• FD Brian

        “Democrats wanted to create a dependent class to ensure that they would have a permanent voting block”

        that’s a pretty false narrative. The left likes those programs because they think they actually help and assist people, if those programs did help people get out of poverty, they would vote for the dems that helped them anyway. You can say the right wants the poor to stay poor to punish them for not voting republican, but it would be just as false as your statement above.

      • Randy Nichols

        If you believe that have some ocean front property in AZ I will sell you cheap… Cloward and Piven laid out the plan to over whelm social programs to cause a collapse in order to dismantle our constitutional system… that is the goal of progressives… they take advantage of under educated people with good intentions to sell you on it. Obama’s stimulus sent 2 billion dollars to Baltimore… but I guess not of it made its way to Freddie Grays neighborhood.. that is 2 billion with a B, just to Baltimore, that is besides what went to the state of Maryland. Yet we here nothing has been done for Baltimore and it is some how republicans fault, even though the city has been run by democrats for a generation. The false narrative is that democrats are for the poor… when Hillary is out polling republicans with millionaires, they know who really butters their bread.

      • Flat Banana

        Well said Randy.

  • wendy

    Bottom line is when they claim to be for ‘small govt,’, all that means is deregulate business so greed can prevail without consequences.
    But when it comes to personal values, stick the govt. nose to tell us how to live.

    • Randy Nichols

      The democrats are all about telling people, how to live, how to conduct business, how to think, what to eat. If Republicans are so for the rich how come Hillaryous polls higher with millionaires. Who do you think is the big money behind the amnesty for illegals…Thats right big business, while the glut of workers over supplies the labor market keeping wages down for lower skilled and entry level jobs. They get you diverted with issues like same sex marriage, and they hook others with dependency on government, and voila, they can then do anything they want and you go right along.

  • strayaway

    States are delegated with the power to define marriage as they wish.

    • Brian

      If and when the Supreme Court decides otherwise, it won’t really matter. Equality under the law is coming.

      • strayaway

        You are right of course. If the Supreme Court chooses to, for instance, declare corporations to be people, then corporations are people. If the Court similarly declares that men are the same as women as far as marriage is concerned, we are stuck with that too. Meanwhile, a number of states have already declared same sex marriage legal under the power allowed them by the 10th Amendment. Does your definition of equality include the right of same sex siblings and cousins to marry, polygamy, polyandry, or group marriages? If not, why not?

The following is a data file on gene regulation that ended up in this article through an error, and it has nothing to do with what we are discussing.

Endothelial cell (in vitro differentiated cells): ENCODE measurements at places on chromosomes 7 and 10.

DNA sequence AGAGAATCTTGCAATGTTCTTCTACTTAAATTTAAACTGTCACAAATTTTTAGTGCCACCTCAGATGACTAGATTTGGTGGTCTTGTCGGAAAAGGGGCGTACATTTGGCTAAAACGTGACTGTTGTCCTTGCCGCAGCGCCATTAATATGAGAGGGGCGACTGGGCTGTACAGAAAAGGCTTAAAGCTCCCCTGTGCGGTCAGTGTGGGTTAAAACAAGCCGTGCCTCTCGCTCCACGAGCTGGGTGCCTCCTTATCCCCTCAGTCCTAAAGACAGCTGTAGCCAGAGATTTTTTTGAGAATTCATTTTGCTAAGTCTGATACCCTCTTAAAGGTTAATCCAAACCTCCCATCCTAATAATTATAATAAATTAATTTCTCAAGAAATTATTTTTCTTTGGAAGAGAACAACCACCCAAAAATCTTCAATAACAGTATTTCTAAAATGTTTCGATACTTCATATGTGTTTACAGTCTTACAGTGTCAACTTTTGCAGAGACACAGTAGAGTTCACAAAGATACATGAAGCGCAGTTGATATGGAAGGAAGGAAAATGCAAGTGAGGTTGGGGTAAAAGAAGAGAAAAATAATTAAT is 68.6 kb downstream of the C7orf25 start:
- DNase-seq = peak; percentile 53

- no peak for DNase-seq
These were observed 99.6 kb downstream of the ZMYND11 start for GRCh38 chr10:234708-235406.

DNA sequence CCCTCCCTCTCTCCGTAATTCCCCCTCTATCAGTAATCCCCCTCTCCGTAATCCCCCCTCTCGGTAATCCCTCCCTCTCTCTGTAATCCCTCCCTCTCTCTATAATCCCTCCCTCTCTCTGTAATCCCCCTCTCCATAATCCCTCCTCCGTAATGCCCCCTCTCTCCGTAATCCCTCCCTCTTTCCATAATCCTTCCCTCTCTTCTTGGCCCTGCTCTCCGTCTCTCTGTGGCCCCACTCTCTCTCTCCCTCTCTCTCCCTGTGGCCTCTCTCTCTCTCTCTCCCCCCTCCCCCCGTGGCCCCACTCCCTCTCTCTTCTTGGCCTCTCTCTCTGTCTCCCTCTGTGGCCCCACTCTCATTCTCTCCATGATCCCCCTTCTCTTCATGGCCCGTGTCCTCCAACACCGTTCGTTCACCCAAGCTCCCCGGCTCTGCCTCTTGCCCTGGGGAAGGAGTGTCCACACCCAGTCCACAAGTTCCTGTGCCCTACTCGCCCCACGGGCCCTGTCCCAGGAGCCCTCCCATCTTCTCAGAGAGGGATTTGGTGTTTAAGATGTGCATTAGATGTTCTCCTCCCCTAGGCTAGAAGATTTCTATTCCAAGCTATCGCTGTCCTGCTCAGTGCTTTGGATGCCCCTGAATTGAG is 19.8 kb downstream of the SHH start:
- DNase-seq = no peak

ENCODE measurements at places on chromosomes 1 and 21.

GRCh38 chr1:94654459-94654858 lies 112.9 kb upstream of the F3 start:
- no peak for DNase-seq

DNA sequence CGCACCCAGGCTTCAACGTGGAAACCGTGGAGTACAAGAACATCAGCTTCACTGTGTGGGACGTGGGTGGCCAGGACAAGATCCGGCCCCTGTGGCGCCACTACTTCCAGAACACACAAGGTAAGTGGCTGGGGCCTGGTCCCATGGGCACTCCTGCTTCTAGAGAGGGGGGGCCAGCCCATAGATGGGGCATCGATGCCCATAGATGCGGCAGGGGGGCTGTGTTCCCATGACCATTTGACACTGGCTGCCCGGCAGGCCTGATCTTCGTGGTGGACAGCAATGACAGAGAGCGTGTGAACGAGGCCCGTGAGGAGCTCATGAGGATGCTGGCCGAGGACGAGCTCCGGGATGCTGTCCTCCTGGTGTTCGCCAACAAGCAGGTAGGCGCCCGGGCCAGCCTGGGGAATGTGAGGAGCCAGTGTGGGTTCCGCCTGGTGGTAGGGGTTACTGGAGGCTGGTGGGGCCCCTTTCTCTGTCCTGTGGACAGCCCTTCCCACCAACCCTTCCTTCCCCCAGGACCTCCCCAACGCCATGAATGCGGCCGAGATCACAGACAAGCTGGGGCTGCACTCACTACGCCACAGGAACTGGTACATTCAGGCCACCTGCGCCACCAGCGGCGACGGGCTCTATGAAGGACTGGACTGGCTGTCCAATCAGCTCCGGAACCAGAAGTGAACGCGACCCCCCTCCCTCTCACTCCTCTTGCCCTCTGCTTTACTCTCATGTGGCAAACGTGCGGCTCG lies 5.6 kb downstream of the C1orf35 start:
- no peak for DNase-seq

• Brian

        I don’t see what point you’re trying to make other than a lead-in to you admitting you value your idea of states’ rights over individual freedom and equality, and attempting to make a nonsense (and irrelevant) comparison. The states have no right to use the 10th as a license to oppress minorities. That was already agreed upon by the Supreme Court when they ruled against the states’ right to impose racial segregation. The state governments put up quite a fight back then too.
        Your last question is a strawman.

      • strayaway

        So how is it that you get to decide what is “nonsense and irrelevant” rather than those individuals? Mormons and Muslims might prefer to have their own polygamous marriage options instead of just the ones you arbitrarily allow them. Who made you god?

        The states do have a right to define marriage since that is not a power delegated to the federal government nor denied states. Besides, if we we waited for the federal government to come up with a on size fits all states plan, the states that already have gay marriage would still be waiting. The citizens of California decided not to wait for Utah to adopt gay marriage so they proceeded to pass their own definition of marriage. Why would you have forbidden that?

        I’m obviously not a fan of gay marriage thinking it silly like children putting on fireman outfits and declaring themselves firemen. But, I support the constitutional rights of states to define marriage any way they wish.

        I did ask a strawman question about same sex brothers marrying under a new gay marriage ruling that you chose not to answer wondering if they could marry and if not why not? But I am curious where the line is drawn and no one seems to have an answer.

      • Pipercat

        First problem, the several States have powers, they do not have rights. Second, states have the power to regulate marriages; however, who may marry falls under the jurisdiction of individual liberty and therefore is determined by the US Constitution. Defining marriage is defining a right which the states do not have the power to do.